Skip to main content


December 16, 2021

The Family that Gifts Together Reads Together

We wrap up this year’s Holiday Author Blog series with Julia Kelly, the award-winning author of books about ordinary women and their extraordinary stories. Her upcoming novel, THE LAST DANCE OF THE DEBUTANTE (on sale January 4th), whisks readers to midcentury Britain as it follows three of the last debutantes to be presented to Queen Elizabeth II. Julia and the members of her family are all voracious readers, so they know that on Christmas Day, each of their personal libraries will be well-stocked with new releases and old favorites. Read on to discover the unique (and fun!) way they exchange their bookish gifts.


Every Christmas morning, amid the sea of torn wrapping paper and discarded ribbons, there stands a tall, proud stack of books next to each member of my family. We’re book gifters, and everyone’s Christmas list always features a healthy number of new releases and old favorites to fill out our personal libraries.

In our house, Christmas Day is as much about reading as it is about paper crowns, the Queen’s Speech and other British Christmas traditions. However, after Christmas breakfast is served and everyone settles in to take a closer look at their presents, the negotiations start. You see, we’re also a family full of people who often gift books they themselves want to read.

The rule is that each person gets first dibs on the books they were given, but then it’s open season on claiming each other’s presents. Dad will deny it, but he’s arguably the worst offender, once giving Mum the Everyman Library’s nearly complete collection of P.G. Wodehouse’s novels because he knew that she would enjoy them --- and he also very much wanted for himself. He maneuvers around book stacks like a shark, scanning the blurbs with open interest before the dust has even settled on Christmas morning. My sister, being the only dedicated sci-fi and fantasy reader in the house, has some protection against her long, magic-filled novels about quests being stolen. But now that her husband is reading more of those genres, she’s no longer safe.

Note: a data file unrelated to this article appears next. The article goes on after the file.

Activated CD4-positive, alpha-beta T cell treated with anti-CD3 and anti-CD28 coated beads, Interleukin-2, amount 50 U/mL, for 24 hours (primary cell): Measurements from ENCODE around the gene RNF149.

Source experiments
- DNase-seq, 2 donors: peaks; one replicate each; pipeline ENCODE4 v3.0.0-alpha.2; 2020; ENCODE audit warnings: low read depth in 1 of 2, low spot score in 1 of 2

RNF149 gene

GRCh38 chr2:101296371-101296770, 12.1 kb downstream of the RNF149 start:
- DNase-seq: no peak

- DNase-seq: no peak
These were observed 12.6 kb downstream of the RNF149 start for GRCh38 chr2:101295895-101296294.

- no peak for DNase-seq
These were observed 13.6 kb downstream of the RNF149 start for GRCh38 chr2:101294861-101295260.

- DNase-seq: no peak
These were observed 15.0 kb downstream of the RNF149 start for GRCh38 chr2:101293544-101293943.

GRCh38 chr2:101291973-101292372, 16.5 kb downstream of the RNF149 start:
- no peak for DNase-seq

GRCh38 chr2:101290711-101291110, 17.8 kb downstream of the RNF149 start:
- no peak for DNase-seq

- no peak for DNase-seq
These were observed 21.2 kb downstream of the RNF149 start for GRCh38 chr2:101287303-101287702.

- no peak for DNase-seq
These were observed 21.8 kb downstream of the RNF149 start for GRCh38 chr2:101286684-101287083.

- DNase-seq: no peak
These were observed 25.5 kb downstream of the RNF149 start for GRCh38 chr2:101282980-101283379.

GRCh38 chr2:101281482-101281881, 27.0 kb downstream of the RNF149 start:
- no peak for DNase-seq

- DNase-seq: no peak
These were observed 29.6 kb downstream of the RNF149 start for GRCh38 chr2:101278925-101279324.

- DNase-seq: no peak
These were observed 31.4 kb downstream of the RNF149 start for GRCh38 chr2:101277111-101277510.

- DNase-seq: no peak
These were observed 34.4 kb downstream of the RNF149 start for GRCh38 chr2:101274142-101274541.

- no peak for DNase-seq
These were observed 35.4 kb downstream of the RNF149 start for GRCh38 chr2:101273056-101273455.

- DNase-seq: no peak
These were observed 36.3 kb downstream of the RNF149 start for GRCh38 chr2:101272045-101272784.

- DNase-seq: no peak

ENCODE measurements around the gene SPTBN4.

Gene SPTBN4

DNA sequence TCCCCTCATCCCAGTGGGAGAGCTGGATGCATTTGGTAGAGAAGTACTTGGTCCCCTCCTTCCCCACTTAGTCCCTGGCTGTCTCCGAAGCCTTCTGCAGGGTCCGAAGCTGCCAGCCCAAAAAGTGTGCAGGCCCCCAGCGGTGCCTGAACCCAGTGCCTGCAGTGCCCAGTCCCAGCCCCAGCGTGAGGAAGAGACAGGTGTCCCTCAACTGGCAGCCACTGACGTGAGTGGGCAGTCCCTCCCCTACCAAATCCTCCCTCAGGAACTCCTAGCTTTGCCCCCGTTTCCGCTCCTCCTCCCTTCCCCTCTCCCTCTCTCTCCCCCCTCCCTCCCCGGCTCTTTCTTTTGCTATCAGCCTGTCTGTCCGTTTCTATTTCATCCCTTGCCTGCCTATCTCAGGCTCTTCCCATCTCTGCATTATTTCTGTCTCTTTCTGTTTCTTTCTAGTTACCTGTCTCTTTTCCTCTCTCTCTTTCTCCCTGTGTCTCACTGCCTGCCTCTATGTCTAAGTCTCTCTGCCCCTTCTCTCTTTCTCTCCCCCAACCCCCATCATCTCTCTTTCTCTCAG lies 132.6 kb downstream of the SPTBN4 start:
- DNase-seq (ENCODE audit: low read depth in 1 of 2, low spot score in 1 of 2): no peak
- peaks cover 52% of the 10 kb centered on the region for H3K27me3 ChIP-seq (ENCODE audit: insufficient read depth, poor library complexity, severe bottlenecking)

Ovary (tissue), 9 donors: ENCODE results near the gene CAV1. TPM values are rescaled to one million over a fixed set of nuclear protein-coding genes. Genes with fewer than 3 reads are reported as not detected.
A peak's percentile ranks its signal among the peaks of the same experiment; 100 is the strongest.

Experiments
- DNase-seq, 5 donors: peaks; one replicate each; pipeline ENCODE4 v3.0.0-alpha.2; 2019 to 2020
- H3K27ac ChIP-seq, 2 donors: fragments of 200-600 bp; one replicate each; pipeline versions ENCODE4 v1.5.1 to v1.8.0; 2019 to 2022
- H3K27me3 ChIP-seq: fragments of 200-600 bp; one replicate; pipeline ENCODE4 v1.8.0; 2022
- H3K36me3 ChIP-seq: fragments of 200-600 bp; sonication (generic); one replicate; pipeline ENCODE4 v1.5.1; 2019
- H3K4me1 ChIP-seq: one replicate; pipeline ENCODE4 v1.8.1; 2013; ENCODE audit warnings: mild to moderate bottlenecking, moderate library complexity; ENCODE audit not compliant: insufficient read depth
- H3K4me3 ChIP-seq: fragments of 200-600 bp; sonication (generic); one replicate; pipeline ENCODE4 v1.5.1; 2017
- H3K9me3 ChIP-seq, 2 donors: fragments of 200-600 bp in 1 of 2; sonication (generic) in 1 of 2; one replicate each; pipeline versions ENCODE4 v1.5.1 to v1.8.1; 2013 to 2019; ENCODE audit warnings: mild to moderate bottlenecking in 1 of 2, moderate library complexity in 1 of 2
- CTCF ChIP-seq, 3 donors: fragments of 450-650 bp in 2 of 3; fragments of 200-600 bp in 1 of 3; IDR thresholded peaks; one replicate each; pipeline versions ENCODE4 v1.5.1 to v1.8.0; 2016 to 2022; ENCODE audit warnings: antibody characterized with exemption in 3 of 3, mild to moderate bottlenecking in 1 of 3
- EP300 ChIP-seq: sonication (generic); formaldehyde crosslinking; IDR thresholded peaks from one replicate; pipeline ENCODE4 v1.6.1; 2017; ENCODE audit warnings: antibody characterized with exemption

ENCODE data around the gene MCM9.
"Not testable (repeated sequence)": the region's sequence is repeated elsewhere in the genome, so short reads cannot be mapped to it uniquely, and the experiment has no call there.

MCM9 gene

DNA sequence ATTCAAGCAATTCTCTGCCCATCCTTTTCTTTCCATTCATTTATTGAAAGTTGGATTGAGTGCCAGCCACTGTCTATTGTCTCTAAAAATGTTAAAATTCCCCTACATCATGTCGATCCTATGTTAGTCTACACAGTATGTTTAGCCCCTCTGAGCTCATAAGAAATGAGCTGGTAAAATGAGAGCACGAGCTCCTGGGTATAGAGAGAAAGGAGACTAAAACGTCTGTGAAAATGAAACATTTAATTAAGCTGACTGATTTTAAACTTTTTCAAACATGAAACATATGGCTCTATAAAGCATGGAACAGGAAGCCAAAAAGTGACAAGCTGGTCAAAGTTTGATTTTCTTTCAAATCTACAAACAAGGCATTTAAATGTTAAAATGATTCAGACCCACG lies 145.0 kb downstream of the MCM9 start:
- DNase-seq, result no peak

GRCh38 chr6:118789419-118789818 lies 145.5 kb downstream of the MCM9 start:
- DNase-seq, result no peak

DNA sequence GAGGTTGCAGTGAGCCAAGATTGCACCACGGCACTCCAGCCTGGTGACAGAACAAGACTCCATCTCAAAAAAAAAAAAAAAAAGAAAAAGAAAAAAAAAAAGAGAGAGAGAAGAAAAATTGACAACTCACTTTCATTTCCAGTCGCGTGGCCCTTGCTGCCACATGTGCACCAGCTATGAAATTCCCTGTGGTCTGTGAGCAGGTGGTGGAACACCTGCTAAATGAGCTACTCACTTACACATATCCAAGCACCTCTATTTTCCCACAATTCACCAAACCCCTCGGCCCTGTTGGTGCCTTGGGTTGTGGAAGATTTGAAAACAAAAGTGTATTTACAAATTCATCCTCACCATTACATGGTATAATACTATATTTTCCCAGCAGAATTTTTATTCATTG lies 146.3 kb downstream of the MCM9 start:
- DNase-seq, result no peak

I am predominantly a reader of historical fiction, mystery, social history and literary fiction, all of which my mother also consumes voraciously. Often, as we’re unwrapping our gifts to each other, we’ll keep a running commentary, saying things like, “I’d like to read that one after you” or “Let me know what you think of that. I’d like to read it next.” Altruistic gifting at its finest!

The beauty of giving and laying claim to one another’s gifts is that, throughout the year, a sort of informal family book club forms. We pass books from person to person, and on WhatsApp and FaceTime, debate rages about characters we liked, plot devices that didn’t work for us, and if a book “worked.”

This year, the majority of the family read MALIBU RISING by Taylor Jenkins Reid, THE APPEAL by Janice Hallett and THE THURSDAY MURDER CLUB by Richard Osman.

I won’t spoil anyone’s Christmas presents, but I have a sneaking suspicion that the 2022 edition of the family book club might include SNOW COUNTRY by Sebastian Faulks, THE LINCOLN HIGHWAY by Amor Towles, HARLEM SHUFFLE by Colson Whitehead and APRIL IN SPAIN by John Banville. The only thing to do is wait until Christmas morning when all of the presents are unwrapped and start to build our reading lists.